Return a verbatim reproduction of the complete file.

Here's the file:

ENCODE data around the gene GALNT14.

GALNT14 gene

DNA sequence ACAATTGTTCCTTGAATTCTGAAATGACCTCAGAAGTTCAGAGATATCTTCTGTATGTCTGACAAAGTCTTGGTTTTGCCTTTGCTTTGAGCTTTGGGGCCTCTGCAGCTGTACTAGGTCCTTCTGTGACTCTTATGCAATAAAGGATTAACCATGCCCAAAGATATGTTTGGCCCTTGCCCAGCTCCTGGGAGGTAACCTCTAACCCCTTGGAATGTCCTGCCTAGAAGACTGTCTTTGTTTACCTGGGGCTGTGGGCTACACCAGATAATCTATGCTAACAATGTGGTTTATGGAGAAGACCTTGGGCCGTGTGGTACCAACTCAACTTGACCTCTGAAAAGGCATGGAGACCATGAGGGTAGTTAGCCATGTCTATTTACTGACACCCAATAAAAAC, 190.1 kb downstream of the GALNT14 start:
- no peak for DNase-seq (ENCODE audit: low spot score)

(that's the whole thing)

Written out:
ENCODE data around the gene GALNT14.

GALNT14 gene

DNA sequence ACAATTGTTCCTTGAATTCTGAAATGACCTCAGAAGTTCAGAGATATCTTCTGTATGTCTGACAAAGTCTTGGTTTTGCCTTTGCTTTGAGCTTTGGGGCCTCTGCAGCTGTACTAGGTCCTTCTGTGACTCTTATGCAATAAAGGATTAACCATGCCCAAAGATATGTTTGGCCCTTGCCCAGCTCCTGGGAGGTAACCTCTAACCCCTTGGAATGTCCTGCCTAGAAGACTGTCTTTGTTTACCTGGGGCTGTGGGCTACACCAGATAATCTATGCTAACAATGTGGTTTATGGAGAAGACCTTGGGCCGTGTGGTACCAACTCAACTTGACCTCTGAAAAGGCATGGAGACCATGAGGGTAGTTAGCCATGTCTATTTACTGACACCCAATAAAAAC, 190.1 kb downstream of the GALNT14 start:
- no peak for DNase-seq (ENCODE audit: low spot score)